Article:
• Pensez au client et √† la mani√®re dont il interagit avec la marque.
  • Racontez-vous l'histoire que vous voulez raconter avec votre marque ?
  • Votre entreprise est-elle authentique dans la mani√®re dont elle d√©crit son offre ?
  • Existe-t-il des moyens de susciter l'enthousiasme autour de votre marque ?


Médias d'information

S'adapter à un paysage en mutation

It wasn’t all that long ago when the main forms of receiving news updates came in the form of television and print media. 🗞

Of course, both of those things still exist, but let’s be real: news media, especially print media, was perhaps the most deeply disrupted industry by the mass adoption of the internet.




This led the news media industry into a crisis mode. What’s next? How do you generate revenue when people aren’t buying your paper?

Dans le cas du The New York Times et de nombreux autres m√©dias qui ont suivi, il s'agissait d'une situation o√Ļ il fallait s'adapter ou p√©rir.

If you can’t beat them, join them. 😎


Tout miser sur le numérique

Le Times avait près de 150 ans lorsque l'internet a commencé à transformer la façon dont les gens s'informent.

Cela signifiait qu'ils devaient innover rapidement, en dépit d'un héritage aussi long et d'une culture aussi profondément enracinée.

It’s hard enough for 25-year-old companies to innovate and adapt – imagine that, times six. 😳

Mais contrairement à de nombreux autres journaux qui s'obstinaient à vouloir passer au numérique, le Times a décidé de se lancer à fond.



En 2011, ils ont introduit leur paywall et, en 2013, ils ont embauché plus de 100 techniciens en un an.

And it didn’t just stop there. On top of their new tech employees strengthening the user experience of their website and app, they also started a products department that was tasked with releasing new apps and new revenue sources.

This resulted in three new successful apps around their opinion section, streamlined news for millennials and cooking – PLUS a huge partnership with Google by creating a new VR app for the Google Cardboard headsets.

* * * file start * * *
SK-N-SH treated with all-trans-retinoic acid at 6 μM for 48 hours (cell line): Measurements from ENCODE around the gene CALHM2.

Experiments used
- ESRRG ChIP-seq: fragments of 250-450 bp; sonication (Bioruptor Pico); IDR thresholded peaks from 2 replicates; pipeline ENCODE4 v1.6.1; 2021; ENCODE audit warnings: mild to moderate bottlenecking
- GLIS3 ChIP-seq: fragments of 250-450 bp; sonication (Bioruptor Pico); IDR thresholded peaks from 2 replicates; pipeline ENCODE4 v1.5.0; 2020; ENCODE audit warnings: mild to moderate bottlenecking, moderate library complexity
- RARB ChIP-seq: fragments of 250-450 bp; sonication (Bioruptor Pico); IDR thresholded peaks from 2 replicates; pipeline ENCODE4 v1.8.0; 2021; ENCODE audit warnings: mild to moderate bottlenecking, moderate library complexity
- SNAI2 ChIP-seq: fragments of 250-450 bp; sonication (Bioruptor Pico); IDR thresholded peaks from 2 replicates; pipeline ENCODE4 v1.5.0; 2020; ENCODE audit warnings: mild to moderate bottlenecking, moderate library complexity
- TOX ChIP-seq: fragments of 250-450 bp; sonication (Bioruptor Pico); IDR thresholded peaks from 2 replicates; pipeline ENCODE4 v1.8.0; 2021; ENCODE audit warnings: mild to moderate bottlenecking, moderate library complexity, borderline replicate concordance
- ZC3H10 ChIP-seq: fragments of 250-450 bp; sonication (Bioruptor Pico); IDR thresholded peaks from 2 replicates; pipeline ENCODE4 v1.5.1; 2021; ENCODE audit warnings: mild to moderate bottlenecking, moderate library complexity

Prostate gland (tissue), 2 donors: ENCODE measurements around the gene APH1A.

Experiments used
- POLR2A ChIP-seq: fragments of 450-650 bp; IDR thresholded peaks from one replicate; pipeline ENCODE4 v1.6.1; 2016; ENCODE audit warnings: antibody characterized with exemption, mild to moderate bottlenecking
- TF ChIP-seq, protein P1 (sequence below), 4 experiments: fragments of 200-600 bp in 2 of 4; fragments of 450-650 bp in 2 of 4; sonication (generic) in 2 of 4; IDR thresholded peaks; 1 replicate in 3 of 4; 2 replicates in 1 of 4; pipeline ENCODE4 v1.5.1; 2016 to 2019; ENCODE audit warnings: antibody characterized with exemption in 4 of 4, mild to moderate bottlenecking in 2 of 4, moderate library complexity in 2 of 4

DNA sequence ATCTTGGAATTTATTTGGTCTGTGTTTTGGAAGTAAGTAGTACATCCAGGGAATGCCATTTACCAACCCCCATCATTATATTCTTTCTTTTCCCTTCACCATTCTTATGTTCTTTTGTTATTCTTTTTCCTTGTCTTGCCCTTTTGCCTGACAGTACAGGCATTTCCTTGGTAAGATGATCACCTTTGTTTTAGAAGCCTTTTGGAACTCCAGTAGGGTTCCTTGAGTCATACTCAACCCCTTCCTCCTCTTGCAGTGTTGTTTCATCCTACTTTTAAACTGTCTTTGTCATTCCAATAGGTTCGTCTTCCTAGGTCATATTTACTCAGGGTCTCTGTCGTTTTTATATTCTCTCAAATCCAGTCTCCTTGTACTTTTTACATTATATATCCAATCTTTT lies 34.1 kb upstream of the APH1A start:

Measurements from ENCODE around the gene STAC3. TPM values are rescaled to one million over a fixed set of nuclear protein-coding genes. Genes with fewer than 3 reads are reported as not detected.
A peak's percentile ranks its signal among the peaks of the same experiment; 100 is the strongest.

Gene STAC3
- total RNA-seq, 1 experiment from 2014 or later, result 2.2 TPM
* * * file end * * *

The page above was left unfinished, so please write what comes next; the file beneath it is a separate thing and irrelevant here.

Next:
Vieux chien, nouveaux tours

If one of the most historical newsrooms in the world can modernize and adapt to the changing times – there’s hope for the rest of us.

And no, it doesn’t mean you need to hire 100 new employees or aggressively launch a VR app.

It’s about understanding the landscape, and identifying where your customers are – and how you can effectively reach them.

And one thing we can all learn from this, or be reminded of, is the fact that you should never be against change. 😄

Pour que votre entreprise se démarque, il est essentiel qu'elle adopte l'avenir en ce qui concerne le fonctionnement des choses et le comportement des clients.


  • Don’t be afraid of change.
  • Startups are much more poised to disrupt and change industries than legacy companies, but that change won’t come automatically or overnight.
  • It’s about finding the strategy that works best for your company and being where your customers are (and offering the right product or service).



Perturber un marché autrement ennuyeux

It may sound a tad dramatic, but buying a mattress or a couch can be an incredibly emotional purchase for people. 🛋

Not in the sense of people crying over their couch, but rather the fact that it’s an expensive purchase that is supposed to last you for years.

On top of that, it’s just a frustrating and overwhelming experience. Buying a couch or mattress opens you up to so many different choices and it’s hard to tell whether you’re actually getting a good deal. 😓

Plus, the logistics of getting a large piece of furniture delivered to your house or apartment is a commitment in itself – you need to pay a ridiculous fee, wait around all day for the delivery people to show up and then get everything set up.


pas de temps pour cela


It can feel a bit exhausting when it’s all said and done.

Mais c'est précisément la raison pour laquelle des startups telles que Casper et Burrow sont en train de changer la donne en matière d'ameublement.

Casper started as a mattress e-commerce store, but has exploded in the past few years, and now offers other items such as bed frames and dog beds. 🐶

De même, Burrow conçoit et fabrique des meubles et autres articles sans compromis pour la vie moderne à la maison. L'entreprise s'est lancée en 2017 avec un canapé modulaire et s'est depuis étendue à de multiples configurations de sièges de salon.

Alors, comment réussir à offrir une expérience transparente à un produit qui est censé représenter un investissement important et un achat émotionnel pour leurs clients ?


Les entreprises en phase de démarrage se débarrassent du casse-tête que représentent les gros investissements

Casper a reconnu les points problématiques mentionnés ci-dessus et a décidé de changer les choses.